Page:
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4. Better connection: It’s easy to scroll when there is a lag time between when you enter and start your workout class. But when you put the phone down before class, those few minutes can help you connect with yourself and those around you. You may not be paying attention to your energy levels if you’re busy focusing on taking a selfie or video before class or a cardio session. You could easily overdo it, which can lead you to “throw in the towel” too soon or not soon enough. You can miss connecting with the person next to you or the instructor giving key guidance.

5. Better experience: Most people don’t head to the gym to be reminded about all of life’s challenges, so why not shut off your phone and put those challenges at bay for the duration of your workout? The neighbor on the treadmill next to you likely doesn’t want to hear you complaining about work or your spouse. And to be honest, you probably don’t want to hear about their day, either.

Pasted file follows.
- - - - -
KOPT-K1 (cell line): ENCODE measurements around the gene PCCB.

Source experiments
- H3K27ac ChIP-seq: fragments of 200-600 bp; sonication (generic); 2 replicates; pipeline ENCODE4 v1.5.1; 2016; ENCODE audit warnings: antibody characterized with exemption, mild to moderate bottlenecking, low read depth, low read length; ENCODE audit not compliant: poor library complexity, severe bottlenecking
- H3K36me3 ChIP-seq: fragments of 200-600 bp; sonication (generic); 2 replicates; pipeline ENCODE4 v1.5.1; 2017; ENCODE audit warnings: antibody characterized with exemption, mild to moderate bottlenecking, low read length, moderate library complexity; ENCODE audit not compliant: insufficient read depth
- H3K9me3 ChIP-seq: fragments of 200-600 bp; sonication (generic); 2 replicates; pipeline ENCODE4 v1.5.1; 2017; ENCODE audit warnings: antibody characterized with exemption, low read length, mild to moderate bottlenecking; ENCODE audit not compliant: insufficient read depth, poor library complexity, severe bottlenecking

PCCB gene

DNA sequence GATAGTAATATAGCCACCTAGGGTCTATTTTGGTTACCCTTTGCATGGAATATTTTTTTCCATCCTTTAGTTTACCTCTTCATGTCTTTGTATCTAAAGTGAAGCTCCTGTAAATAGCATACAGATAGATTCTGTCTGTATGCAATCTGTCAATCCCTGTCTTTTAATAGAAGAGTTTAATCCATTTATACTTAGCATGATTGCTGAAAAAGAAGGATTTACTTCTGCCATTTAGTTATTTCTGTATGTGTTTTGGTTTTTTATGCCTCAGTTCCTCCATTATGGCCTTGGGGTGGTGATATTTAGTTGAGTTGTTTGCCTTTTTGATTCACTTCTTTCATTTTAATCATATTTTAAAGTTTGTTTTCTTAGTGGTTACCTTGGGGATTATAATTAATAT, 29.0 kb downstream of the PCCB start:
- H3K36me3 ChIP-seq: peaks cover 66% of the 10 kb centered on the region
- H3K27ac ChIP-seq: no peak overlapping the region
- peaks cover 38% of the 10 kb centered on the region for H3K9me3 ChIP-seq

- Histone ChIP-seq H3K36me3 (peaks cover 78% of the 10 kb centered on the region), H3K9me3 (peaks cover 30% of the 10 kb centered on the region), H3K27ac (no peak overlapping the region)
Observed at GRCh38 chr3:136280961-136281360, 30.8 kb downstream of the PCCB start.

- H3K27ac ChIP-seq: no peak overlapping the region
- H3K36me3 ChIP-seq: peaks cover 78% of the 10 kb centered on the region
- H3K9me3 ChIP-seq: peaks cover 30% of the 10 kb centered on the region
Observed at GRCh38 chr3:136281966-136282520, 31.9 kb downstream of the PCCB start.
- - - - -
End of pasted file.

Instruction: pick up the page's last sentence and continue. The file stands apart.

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MAN WORKING out

Man checking his phone during a workout at the gym. (Kurt “CyberGuy” Knutsson)

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6. Faster workout: Who hasn’t looked on their phone to check the time, only to be sucked into a time warp of notifications and other distractions? If you put down the phone, you’re likely to move through the different exercises faster. While resting intentionally between sets can be helpful for your body, taking selfies and recording videos may derail the momentum of your workout.